In Alaska, in the Nation and the World
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In 1904, the first two high school graduates in Alaska received their diplomas in Juneau.
In 1909, the Alaska-Yukon-Pacific Exposition opened on what is now the University of Washington campus in Seattle.
In 1925, the Sitka National Cemetery was established by executive order of President Calvin Coolidge.
In 1939, the U.S. marshall seized seven slot machines in a raid on The Fisherman's Club in Anchorage. Under the 1912 Alaska Organic Act, gambling devices were subject to seizure and destruction. In 1884, the First Organic Act was passed by the U.S. Congress, creating the District of Alaska.
In the nation
In 1792, Kentucky became the 15th state.
In 1796, Tennessee became the 16th state.
In 1813, the mortally wounded commander of the U.S. frigate Chesapeake, Captain James Lawrence, said, "Don't give up the ship" during a losing battle with a British frigate.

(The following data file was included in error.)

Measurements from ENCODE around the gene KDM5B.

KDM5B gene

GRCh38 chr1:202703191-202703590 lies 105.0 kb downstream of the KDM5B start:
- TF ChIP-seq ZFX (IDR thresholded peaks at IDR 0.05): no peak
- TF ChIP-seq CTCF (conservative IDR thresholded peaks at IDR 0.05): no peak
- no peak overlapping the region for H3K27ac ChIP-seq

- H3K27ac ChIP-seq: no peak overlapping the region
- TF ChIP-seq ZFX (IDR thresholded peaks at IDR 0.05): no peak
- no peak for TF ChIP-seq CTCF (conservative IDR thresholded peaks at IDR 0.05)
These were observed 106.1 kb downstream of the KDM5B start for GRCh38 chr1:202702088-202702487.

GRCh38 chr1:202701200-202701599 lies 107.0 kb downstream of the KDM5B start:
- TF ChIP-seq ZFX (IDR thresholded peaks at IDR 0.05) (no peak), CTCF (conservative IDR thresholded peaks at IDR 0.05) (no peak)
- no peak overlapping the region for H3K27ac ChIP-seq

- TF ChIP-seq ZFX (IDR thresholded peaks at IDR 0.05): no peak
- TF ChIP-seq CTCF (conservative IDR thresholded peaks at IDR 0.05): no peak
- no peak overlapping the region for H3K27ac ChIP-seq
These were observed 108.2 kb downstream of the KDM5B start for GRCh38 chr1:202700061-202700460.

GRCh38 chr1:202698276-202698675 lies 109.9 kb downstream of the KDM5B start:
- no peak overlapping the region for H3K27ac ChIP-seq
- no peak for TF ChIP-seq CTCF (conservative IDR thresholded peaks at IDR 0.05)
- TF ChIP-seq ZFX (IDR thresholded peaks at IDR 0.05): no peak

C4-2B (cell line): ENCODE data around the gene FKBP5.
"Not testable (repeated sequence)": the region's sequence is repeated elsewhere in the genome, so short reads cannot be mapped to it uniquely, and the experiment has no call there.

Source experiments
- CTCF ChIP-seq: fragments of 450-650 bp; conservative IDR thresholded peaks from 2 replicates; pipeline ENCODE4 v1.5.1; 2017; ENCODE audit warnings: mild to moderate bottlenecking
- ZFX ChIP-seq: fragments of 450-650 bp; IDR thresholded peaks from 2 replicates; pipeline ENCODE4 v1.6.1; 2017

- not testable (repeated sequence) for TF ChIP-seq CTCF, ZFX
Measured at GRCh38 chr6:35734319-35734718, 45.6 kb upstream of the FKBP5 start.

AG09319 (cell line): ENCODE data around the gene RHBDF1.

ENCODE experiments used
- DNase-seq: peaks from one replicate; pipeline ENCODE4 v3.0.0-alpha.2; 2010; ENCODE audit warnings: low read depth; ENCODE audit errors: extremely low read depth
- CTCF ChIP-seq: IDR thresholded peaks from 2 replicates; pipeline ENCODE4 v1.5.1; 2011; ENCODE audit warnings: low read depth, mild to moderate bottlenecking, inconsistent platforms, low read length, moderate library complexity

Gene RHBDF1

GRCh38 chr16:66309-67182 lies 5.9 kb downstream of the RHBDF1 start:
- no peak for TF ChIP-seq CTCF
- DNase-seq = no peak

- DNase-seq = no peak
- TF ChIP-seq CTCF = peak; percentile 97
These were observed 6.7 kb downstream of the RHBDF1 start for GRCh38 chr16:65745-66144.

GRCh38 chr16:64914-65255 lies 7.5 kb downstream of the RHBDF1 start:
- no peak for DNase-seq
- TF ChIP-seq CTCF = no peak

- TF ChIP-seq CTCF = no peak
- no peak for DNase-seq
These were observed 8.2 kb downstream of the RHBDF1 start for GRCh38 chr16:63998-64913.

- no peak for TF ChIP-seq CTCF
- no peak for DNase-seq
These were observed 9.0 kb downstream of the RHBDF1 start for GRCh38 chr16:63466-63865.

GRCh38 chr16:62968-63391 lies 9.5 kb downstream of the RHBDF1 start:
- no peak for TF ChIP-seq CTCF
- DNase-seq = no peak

In 1980, CNN made its broadcast debut.
In 1997, Betty Shabazz, the widow of Malcolm X, was fatally burned in a fire set by her 12-year-old grandson in her New York apartment. The Broadway show "Titanic" won five Tony Awards, including best musical. The Chicago Tribune published a column by Mary Schmich which urged the graduating class of 1997, among other things, to "wear sunscreen" (the tongue-in-cheek essay ended up being wrongly attributed to author Kurt Vonnegut on the Internet).
In 2002, President Bush told West Point graduates the U.S. would strike pre-emptively against suspected terrorists if necessary to deter attacks on Americans, saying "the war on terror will not be won on the defensive."
In 2006, a contrite U.S. Army Corps of Engineers took responsibility for the flooding of New Orleans by Hurricane Katrina. Seven family members were shot to death in an Indianapolis house. (Two suspects were later charged.)
In the world
In 1533, Anne Boleyn, the second wife of King Henry VIII, was crowned as Queen Consort of England.
In 1943, a civilian flight from Lisbon to London was shot down by the Germans during World War II, killing all aboard, including actor Leslie Howard.
In 1967, the Beatles released their album, "Sergeant Pepper's Lonely Hearts Club Band."